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In mathematics, word problems have been known to pose challenges for elementary school students, middle school students and even some high school students. In addition, a vast majority of students also have difficulties with solving problems with fractions. If we mix a word problem with a problem with fractions, then we end up getting an even tougher problem to solve. How can we expect those students who have not yet mastered language to make meaning of word problems? Let's dive right into a math word problem which will illustrate this.    Problem: Tashira has a piece of lace material that is 3/5 yard long. She used 2/3 of the material to make a quilt. How much did she use to make the quilt?   When a student reads this problem one of the questions she/he may ask is, "Where do I start?" The student may have difficulty with translating the word problem into its mathematical representation. The next difficulty is that if the student decides... read more

I am taking from The Official Hunter College High School Test: problem 76 on page 20. We read the following. In the expression below, each letter represents a one digit number. Where the same letter appears, it represents the same number in each case. Each distinct letter represents a different number. In order to make the equation true, what number must replace C?    AAA    AAB + ABC   2012 A great start is to decode each AAA, AAB, and ABC. It helps to look at this problem wholly; particularly we look at the leading sum on the left wall (of the same types). We glean that either: (1) A + A + A = 20, (2) A + A + A + 1 = 20 or (3) A + A + A + 2 = 20: its very important to remember that given three numbers each less than ten, the sum of them which is great, is at most 2 in the tens place. This means that each row can only donate a 1 or 2 to the next. We can conclude that our line is... read more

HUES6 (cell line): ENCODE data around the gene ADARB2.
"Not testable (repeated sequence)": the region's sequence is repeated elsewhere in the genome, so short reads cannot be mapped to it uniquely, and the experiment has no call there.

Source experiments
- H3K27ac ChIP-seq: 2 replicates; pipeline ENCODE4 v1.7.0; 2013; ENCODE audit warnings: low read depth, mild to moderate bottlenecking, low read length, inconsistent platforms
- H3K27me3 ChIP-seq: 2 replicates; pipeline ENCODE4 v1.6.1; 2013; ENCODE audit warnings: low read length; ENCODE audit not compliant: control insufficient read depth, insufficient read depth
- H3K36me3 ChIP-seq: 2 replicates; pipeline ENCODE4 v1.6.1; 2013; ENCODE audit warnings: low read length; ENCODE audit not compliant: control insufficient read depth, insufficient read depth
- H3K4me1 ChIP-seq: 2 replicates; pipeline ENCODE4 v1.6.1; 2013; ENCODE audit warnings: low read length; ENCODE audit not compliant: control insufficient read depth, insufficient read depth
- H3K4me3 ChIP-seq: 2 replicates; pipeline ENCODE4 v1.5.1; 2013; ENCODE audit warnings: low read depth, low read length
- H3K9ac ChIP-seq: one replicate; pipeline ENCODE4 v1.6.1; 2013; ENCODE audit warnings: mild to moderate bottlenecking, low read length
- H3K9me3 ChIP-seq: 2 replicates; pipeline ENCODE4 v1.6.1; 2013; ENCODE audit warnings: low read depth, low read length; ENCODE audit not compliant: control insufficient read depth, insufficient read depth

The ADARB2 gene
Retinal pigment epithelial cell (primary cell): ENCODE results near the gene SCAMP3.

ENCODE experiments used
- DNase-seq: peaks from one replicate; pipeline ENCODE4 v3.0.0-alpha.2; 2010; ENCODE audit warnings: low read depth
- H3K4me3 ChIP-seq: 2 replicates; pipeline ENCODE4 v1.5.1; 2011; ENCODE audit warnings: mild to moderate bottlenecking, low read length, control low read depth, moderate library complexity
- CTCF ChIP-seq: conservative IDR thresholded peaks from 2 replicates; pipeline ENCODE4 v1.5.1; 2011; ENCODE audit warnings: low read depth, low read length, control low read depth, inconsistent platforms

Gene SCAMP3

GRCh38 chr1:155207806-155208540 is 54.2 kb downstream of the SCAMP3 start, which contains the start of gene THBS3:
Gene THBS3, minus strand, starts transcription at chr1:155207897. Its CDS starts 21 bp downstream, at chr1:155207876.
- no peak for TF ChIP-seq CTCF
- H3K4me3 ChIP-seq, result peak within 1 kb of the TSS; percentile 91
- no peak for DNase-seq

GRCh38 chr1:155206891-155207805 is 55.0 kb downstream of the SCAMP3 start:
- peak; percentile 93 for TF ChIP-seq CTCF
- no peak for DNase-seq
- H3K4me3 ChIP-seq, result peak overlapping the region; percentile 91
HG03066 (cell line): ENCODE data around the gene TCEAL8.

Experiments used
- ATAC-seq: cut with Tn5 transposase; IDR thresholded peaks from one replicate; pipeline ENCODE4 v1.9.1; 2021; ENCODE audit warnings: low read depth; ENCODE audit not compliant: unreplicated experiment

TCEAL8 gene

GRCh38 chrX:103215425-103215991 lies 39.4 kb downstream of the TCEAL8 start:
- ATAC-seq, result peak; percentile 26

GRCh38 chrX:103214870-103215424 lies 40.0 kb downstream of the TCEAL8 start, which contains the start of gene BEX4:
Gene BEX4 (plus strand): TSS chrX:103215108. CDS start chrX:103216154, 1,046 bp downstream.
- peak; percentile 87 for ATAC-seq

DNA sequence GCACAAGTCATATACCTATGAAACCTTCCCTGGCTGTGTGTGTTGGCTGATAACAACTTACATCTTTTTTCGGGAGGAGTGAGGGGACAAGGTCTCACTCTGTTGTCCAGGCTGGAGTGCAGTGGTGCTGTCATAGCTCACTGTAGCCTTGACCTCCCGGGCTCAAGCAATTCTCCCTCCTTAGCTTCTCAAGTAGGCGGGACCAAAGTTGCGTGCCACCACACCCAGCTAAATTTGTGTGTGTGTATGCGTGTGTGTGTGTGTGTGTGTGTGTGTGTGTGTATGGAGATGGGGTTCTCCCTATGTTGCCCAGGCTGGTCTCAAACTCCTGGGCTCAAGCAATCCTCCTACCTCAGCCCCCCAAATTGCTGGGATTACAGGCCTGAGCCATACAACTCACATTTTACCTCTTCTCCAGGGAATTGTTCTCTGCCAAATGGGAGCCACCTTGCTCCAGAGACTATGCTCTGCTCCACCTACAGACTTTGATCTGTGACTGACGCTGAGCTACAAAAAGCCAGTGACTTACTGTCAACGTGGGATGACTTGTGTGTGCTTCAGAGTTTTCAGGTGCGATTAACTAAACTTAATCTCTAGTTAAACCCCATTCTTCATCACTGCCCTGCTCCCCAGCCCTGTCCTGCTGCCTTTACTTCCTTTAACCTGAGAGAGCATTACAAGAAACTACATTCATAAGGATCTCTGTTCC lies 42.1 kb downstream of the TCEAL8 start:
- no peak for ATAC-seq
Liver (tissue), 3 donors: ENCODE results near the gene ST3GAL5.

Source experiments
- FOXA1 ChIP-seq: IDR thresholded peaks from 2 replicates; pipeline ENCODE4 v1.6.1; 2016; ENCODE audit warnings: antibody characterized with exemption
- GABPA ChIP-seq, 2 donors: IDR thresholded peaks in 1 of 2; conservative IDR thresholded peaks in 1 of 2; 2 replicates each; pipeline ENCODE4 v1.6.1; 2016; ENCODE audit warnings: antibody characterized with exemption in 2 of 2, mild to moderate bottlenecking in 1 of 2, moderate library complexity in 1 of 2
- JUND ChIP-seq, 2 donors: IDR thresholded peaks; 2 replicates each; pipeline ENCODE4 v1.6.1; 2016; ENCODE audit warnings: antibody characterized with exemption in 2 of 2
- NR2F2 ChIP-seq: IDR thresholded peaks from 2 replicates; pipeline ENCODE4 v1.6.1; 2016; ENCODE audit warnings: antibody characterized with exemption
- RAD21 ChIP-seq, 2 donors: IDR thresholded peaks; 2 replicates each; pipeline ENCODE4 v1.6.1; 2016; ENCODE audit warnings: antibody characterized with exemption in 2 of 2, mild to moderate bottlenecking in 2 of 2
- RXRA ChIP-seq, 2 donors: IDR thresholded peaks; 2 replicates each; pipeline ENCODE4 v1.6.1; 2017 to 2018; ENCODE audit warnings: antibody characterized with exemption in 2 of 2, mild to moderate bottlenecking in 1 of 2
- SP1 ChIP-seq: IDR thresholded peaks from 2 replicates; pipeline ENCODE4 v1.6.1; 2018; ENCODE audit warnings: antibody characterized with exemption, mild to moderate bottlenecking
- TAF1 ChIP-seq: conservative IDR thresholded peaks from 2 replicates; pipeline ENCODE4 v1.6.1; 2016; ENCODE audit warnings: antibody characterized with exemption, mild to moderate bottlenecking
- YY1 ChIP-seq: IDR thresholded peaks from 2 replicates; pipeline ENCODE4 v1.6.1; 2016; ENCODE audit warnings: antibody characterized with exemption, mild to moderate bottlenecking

I thought I would give a few examples of how easy exponents are. One important thing, though. I know the big question I have heard and many others have as well, is why do I need to learn this stuff. I will probably never use it. It is true that you may not use these directly, but once your mind becomes one of the solving variety, you become indispensable to many employers. You become a problem solver! To multiply exponents, you add the exponents. Example: 3x^2 * 6x^8 = 18x^10 I hope that makes sense. Another: x^m * x^n = x^m+n In this one since the variables are different you cannot merely add them. How about we tackle Scientific Notation next. All of these methods are merely a way to display and/or manipulate very large or very small or complex numbers. Talk Tuesday!!! LD

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